Diego Castro-Diaz1, Austen L. Arnold1, Cameron M. Horsfall1, Benjamin Paquette1, Jessica A. Mutchler1, Nicholas J. Siekirk1, Barry A. Munkasy1, John C. Garner2, Samuel J. Wilson1. 1Georgia Southern University, Statesboro, GA. 2Troy University, Troy, AL.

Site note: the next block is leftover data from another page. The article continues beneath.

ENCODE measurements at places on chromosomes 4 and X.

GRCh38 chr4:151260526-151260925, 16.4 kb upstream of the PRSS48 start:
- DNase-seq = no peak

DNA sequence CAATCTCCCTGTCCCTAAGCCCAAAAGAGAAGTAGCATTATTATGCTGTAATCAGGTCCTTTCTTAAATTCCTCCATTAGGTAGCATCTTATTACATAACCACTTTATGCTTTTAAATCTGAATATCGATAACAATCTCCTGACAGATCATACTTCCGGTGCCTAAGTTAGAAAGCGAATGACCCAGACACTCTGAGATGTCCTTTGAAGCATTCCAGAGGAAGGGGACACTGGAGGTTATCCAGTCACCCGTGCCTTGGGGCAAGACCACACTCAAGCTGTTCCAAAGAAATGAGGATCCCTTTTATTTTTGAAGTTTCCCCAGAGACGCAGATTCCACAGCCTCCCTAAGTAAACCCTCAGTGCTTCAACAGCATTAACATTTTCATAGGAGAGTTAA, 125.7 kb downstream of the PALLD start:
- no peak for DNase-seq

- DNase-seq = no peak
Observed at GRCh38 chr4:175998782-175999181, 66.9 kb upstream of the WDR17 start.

BACKGROUND: For amateur golfers, there are multiple ways to transport their clubs during a round. Golf bags when acutely carried with a dual strap attenuate perceived effort and physiological demands compared to a single strap. However, it is not known how this compares to other carriage styles, or over longer durations. Thus, the purpose of this study was to examine the effects of different golf bag carriage methods on heart rate, energy expenditure, and perceived exertion (RPE) over the course of a 3 mile walk. METHODS: Recreational male and female golfers (n=10; f=6, m=4) completed the study. Participants completed a 3 mile walk along a designated path within the biomechanics laboratory for each load carry condition (no bag, push cart, single strap, dual strap high, dual strap low) wearing a statsport bioharness system which includes a polar heart rate (HR) monitor and global position system (GPS) to calculate caloric expenditure (KCALS). At each quarter mile, HR, KCALS and RPE were collected. Dependent variables were analyzed using a 5 x 13 (Load x Distance) repeated measures analysis of variance. Significant main effects were further examined using a Bonferonni correction factor and for interactions, simple effects were calculated. All analyses were conducted with an a priori alpha level of 0.05, and partial eta squared were calculated as measures of effect size. RESULTS: Analyses suggest distance main effects for HR (F(6,78) = 95.585, p < 0.001, η2= 0.880) and KCALS (F(6,78) = 118.962, p < 0.001, η2= 0.901). Large increases in HR from pre to 0.5 miles, then increases over time. KCALS showed an increase in energy expenditure for each distance measure. Further, there was a near significant interaction for KCALS F(24,312) = 1.536, p = 0.054, η2= 0.106. This potential interaction suggests that over the walk, energy expenditure was highest in the SS and low bag condition, followed by the push cart and high bag condition, with the no bag condition being the lowest. RPE results suggest an interaction. There were no significant differences between any load conditions at the start of testing. However over the walk the single strap and high bag had higher RPE. CONCLUSIONS: These findings corroborate previous results that a single strap method may facilitate fatigue. The current results suggest using a push cart if possible or using a dual strap carry style to mitigate physiological demands.

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